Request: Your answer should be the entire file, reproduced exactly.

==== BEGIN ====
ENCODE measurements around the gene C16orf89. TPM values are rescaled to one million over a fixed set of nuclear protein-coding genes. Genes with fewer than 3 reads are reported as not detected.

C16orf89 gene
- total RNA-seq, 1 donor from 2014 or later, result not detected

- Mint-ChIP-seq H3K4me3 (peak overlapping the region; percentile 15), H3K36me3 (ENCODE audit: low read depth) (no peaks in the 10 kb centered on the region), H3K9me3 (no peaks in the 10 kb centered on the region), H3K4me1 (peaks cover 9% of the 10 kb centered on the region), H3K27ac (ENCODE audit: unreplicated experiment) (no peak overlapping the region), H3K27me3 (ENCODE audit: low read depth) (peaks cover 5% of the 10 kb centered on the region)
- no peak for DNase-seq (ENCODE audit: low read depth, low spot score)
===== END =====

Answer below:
ENCODE measurements around the gene C16orf89. TPM values are rescaled to one million over a fixed set of nuclear protein-coding genes. Genes with fewer than 3 reads are reported as not detected.

C16orf89 gene
- total RNA-seq, 1 donor from 2014 or later, result not detected

- Mint-ChIP-seq H3K4me3 (peak overlapping the region; percentile 15), H3K36me3 (ENCODE audit: low read depth) (no peaks in the 10 kb centered on the region), H3K9me3 (no peaks in the 10 kb centered on the region), H3K4me1 (peaks cover 9% of the 10 kb centered on the region), H3K27ac (ENCODE audit: unreplicated experiment) (no peak overlapping the region), H3K27me3 (ENCODE audit: low read depth) (peaks cover 5% of the 10 kb centered on the region)
- no peak for DNase-seq (ENCODE audit: low read depth, low spot score)